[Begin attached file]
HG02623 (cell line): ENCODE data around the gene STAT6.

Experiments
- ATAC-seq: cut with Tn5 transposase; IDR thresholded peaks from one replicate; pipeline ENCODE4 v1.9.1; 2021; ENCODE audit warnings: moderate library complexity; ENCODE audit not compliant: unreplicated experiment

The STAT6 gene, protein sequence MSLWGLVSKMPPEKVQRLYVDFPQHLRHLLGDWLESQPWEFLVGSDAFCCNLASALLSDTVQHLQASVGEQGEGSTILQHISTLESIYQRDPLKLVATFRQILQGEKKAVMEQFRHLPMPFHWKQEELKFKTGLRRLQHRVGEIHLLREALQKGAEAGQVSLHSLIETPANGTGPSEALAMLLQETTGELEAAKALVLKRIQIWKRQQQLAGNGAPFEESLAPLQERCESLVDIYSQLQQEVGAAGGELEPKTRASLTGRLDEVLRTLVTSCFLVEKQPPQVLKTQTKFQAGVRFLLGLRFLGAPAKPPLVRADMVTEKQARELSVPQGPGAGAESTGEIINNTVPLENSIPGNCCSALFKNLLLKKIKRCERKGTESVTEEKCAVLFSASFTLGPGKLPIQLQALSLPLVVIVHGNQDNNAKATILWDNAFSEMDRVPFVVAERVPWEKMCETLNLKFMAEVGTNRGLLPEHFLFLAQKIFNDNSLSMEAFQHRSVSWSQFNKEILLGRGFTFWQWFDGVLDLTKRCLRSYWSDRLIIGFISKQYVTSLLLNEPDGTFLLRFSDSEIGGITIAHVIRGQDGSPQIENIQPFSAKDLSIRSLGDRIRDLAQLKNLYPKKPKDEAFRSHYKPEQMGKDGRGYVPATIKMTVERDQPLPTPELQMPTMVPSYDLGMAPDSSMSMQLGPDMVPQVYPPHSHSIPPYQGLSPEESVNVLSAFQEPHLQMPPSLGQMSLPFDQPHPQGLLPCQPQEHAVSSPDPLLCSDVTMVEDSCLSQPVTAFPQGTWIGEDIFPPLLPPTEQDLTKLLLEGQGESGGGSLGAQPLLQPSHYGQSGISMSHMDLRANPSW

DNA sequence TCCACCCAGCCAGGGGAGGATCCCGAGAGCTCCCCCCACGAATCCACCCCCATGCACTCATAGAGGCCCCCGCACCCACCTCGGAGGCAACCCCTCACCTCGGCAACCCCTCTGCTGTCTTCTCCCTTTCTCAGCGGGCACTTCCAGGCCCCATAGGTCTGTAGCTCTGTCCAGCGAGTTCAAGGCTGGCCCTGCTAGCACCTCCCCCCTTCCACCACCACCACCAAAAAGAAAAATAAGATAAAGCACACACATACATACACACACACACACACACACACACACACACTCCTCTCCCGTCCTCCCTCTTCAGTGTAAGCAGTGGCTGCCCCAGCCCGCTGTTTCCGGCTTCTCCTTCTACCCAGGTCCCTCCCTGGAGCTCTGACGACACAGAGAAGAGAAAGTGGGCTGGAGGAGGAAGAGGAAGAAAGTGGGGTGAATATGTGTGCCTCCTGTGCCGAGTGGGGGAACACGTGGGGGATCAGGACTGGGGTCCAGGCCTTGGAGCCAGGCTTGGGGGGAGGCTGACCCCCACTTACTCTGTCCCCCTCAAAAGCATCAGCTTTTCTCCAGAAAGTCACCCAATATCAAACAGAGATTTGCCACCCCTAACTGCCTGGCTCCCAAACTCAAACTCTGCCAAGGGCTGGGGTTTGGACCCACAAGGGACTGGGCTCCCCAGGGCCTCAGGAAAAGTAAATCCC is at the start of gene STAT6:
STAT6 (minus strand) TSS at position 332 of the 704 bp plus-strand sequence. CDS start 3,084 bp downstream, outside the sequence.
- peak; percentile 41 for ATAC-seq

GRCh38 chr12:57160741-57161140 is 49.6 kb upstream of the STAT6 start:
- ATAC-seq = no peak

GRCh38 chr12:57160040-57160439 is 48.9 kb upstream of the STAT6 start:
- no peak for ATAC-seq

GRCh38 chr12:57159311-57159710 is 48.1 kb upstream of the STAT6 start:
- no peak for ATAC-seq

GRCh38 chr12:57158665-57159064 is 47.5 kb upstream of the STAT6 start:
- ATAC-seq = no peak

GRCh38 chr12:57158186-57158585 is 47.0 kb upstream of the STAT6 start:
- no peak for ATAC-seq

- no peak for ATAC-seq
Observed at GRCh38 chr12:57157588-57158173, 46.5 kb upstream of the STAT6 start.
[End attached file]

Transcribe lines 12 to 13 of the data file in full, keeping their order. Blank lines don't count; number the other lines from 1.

GRCh38 chr12:57159311-57159710 is 48.1 kb upstream of the STAT6 start:
- no peak for ATAC-seq